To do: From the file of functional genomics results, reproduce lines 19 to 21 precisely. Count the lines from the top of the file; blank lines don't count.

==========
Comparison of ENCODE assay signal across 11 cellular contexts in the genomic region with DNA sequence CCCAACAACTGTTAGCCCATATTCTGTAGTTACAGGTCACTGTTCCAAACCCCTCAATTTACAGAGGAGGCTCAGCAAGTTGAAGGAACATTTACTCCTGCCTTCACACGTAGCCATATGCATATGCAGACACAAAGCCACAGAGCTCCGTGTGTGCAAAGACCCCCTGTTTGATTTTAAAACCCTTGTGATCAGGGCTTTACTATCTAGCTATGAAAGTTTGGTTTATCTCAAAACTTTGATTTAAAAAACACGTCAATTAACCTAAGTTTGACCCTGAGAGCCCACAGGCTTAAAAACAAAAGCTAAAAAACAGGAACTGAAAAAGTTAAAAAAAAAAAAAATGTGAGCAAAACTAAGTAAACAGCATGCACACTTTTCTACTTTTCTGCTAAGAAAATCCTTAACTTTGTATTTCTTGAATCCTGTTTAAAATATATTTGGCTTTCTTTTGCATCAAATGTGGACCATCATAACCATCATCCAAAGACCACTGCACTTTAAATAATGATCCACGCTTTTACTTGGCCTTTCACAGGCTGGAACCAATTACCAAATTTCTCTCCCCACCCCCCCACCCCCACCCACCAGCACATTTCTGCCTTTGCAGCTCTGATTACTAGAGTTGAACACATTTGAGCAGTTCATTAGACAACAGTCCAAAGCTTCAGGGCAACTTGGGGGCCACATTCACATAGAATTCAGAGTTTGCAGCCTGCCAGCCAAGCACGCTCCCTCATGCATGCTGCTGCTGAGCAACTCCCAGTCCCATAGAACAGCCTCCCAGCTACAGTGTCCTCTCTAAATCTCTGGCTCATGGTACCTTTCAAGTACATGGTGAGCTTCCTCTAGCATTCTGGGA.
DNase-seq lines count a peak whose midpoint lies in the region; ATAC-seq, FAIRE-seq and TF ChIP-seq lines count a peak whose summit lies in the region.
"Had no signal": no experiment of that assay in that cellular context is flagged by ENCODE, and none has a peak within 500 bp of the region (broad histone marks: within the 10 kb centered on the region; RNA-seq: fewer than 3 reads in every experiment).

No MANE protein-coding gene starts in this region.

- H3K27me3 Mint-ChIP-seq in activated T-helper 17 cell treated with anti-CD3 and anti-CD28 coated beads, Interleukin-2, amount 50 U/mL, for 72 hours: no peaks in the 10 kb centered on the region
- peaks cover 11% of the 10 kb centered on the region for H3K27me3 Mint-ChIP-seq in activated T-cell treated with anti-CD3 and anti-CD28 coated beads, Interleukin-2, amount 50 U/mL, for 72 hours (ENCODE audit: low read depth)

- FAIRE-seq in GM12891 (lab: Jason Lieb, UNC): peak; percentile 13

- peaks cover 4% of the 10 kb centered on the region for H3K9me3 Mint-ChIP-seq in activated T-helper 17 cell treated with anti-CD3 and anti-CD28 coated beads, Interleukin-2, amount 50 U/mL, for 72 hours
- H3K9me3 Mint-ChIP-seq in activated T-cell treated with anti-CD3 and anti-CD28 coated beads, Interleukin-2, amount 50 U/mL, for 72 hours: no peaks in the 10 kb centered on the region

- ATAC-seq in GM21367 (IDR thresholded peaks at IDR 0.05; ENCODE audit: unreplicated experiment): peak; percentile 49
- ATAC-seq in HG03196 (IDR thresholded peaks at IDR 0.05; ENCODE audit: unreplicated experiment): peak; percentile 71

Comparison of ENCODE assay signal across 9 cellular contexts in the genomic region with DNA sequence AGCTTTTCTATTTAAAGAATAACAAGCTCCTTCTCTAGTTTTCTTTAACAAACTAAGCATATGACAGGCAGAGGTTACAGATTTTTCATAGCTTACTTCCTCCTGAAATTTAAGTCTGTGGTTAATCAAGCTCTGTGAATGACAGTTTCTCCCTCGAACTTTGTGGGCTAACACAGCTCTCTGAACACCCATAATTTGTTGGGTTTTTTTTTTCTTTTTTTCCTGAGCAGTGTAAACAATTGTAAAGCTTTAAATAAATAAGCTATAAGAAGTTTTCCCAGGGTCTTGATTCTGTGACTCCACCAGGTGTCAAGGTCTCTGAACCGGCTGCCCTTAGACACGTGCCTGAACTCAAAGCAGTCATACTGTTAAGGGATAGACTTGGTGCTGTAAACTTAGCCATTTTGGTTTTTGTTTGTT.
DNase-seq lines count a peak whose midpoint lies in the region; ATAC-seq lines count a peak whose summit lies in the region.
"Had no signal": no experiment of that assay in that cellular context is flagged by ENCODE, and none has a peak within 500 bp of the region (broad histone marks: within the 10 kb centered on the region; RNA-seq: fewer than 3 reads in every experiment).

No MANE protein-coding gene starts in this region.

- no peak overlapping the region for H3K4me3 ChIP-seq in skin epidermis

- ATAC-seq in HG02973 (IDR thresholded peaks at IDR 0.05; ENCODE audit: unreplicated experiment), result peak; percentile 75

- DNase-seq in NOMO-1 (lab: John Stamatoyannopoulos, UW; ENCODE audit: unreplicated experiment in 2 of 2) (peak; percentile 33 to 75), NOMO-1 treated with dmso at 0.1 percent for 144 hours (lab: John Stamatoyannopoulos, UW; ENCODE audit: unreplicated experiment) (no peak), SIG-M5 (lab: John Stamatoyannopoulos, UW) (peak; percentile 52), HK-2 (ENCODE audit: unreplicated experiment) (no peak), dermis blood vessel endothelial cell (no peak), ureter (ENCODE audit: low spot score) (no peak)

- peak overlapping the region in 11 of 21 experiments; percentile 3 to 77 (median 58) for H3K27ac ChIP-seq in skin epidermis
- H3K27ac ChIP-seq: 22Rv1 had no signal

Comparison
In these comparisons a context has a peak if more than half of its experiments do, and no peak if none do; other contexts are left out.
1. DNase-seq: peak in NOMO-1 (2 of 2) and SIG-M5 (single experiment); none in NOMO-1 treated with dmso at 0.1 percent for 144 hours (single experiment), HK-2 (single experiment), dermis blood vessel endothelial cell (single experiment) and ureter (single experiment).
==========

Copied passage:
- peak overlapping the region in 11 of 21 experiments; percentile 3 to 77 (median 58) for H3K27ac ChIP-seq in skin epidermis
- H3K27ac ChIP-seq: 22Rv1 had no signal

Comparison